As one of the most decorated Brazilian jiu-jitsu competitors of all-time, Caio Terra needs no introduction. The 35-year-old has a long list of achievements on the mats, including winning 10 consecutive IBJJF World No-Gi titles from 2008-2017. In addition to his medals, he also set a trend by competing in open weight divisions as a roosterweight, taking first place in the absolute division at the European No-Gi Championship in 2013. Terra recently sat down with Virus to discuss his proudest moments on the mats, why he no longer competes, and what he still has left to accomplish in BJJ.
You cannot tell the story of modern Brazilian jiu-jitsu without Caio Terra. From his humble beginnings on the mat all the way to winning ten straight IBJJF No-Gi titles and competing in the absolute division as a roosterweight, Terra has done it all. Known as one of the most technical grapplers in the sport, he’s now transitioned to a coaching role with a focus on developing the next generation of champions like Rudson Mateus and Yuri Simoes.
For such a storied career, Terra’s introduction to jiu-jitsu in 2002 came out of everyday pragmatism. His mom enrolled him into BJJ class for the self-defense aspect as he was getting bullied in school. He recalls first hating the sport due to being forced to attend class. Ironically, he discovered how much he loved BJJ after he initially quit, realizing there was something missing in his life.
The self-defense soon became a passion, which turned into competitions, trophies, and influence.
Terra has an interesting relationship to competing, especially considering his success. The idea of competition is at odds with his inherent nature. He explains that competition requires an athlete to be selfish and put themselves above all distractions, including friends and important life events. Those sacrifices may have been easier at a younger age, but Terra today has a simple perspective when it comes to his jiu-jitsu: enjoy the process.
“When we want to be successful in competition we must put ourselves first and when doing that, oftentimes we miss on what’s truly important, our friends,” says Terra.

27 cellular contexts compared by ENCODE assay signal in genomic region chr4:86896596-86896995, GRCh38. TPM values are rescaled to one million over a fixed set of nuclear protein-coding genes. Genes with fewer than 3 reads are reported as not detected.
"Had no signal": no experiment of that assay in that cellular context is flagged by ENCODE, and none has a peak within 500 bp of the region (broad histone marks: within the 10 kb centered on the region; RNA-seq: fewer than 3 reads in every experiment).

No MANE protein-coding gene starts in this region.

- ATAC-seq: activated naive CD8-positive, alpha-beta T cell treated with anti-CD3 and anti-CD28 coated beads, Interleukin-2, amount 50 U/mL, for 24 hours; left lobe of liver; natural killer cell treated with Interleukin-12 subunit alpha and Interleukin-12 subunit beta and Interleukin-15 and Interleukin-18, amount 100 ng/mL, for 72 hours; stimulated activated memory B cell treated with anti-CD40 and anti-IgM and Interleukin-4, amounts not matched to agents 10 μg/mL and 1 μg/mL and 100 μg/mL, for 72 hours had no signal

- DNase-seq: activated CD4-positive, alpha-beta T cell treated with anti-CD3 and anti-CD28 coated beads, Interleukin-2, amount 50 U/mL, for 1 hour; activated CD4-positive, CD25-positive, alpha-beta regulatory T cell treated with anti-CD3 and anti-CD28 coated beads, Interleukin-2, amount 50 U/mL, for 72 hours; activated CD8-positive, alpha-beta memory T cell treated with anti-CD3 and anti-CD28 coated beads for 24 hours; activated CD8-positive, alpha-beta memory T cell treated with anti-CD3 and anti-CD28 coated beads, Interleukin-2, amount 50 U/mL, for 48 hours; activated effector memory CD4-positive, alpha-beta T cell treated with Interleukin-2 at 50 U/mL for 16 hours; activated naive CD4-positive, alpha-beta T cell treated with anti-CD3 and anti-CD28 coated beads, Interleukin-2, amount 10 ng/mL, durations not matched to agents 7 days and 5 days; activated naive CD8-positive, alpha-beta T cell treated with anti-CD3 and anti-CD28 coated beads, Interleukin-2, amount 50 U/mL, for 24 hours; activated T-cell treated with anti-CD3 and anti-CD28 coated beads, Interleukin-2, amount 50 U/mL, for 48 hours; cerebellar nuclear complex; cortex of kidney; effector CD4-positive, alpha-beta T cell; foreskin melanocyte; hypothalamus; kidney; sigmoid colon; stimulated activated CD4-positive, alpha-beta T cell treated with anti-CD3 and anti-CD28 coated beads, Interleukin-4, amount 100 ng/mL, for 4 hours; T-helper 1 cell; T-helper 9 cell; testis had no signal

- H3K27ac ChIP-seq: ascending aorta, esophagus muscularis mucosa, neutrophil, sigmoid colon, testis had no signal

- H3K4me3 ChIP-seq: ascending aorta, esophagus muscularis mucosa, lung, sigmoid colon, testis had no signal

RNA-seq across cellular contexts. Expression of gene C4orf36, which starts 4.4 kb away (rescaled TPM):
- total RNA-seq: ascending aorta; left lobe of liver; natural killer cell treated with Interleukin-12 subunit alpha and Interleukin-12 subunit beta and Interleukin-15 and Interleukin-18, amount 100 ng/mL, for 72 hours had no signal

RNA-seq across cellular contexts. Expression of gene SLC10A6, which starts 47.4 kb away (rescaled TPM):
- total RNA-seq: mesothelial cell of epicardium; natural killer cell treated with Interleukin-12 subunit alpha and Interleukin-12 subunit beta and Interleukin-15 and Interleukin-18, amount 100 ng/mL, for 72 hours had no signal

“In order to compete, you need to go on another state of mind and it’s why I don’t enjoy competing as often anymore - I want to enjoy every moment I’m on the mats”
These sorts of tradeoffs in lifestyle are well-known to competitors at all levels. In addition to missing out on important relationships, Terra also wearily admits that he has “dieted way too many times.” His response adds another layer in his decision to enjoy the process as he examines the relationship between chasing titles and achievements against what an athlete is willing to sacrifice off the mats.
“I prefer to eat whatever I want for as long as possible so I can compete motivated, rather than to compete miserable and not caring about the outcome of the match because I don’t enjoy my life anyways,” adds Terra, refocusing the conversation.
After all, it was this same enjoyment and love that drove Terra to become a champion in the first place. He began the sport with no expectations, only driven by his happiness when he was on the mats. That passion drove him to train several hours everyday, with each training session slowly building up a champion. It’s this same level of commitment and attention to detail that led Terra to partner with Virus.
“The lessons you learn on the mat can be applied to your daily lives. Jiu-jitsu built my confidence when I needed it the most”
Beyond the titles and individual accomplishments, Terra’s proudest moments in BJJ have come as a coach. He especially enjoys the surprise of the coaching journey as he guides and pushes his students to levels that they themselves didn’t believe was possible.
His understanding of the importance of mentorship makes sense considering Terra himself is a byproduct of great coaching. He cites Paulo Mauricio Strauch as his most important mentor, not just for the lessons in jiu-jitsu but also for what he taught him off the mats. Terra simply says that “I am who I am today, and where I am today, because of him.”
“My proudest moments were as a coach, where I could work together with my students to accomplish something they weren’t sure was possible”
Terra has also taken several lessons from the gym to his personal life, emphasizing that BJJ is “problem-solving martial art.” The physical and technical benefits are obvious, but the sport also helped him grow on an emotional level. Learning BJJ gave him confidence, while teaching to a wide range of students and abilities made him a more patient person.
He also insists that he continues to grow and learn despite his mastery, remaining open to what the future may hold. His belief in his hard work gives him confidence that he will be able to find his way and problem-solve any situation the future has in store, whether on the mat or beyond.
“I don’t know what my future will be or what’s left to accomplish, but I do know it will be amazing because I put in the hours,” says Terra.
“When I first started, I wouldn’t have even dreamed of one day becoming a black belt world champion. I become one because I fell in love with jiu-jitsu and I was happy every time I was on the mats”
Tournaments and competitions are a place for athletes to test their ability, but they can also be a distraction. Lost in the desire to win titles, get sponsorships, and rack up accolades are the simple joys that come with rolling, teaching, and improving each day. That message is especially powerful coming from Terra, whose place in BJJ is unquestioned. But whether you’re a beginner or a champion, he reminds us that the most important principle is to remember why you started in the first place. You must enjoy the process of jiu-jitsu, and appreciate the people you meet along your journey.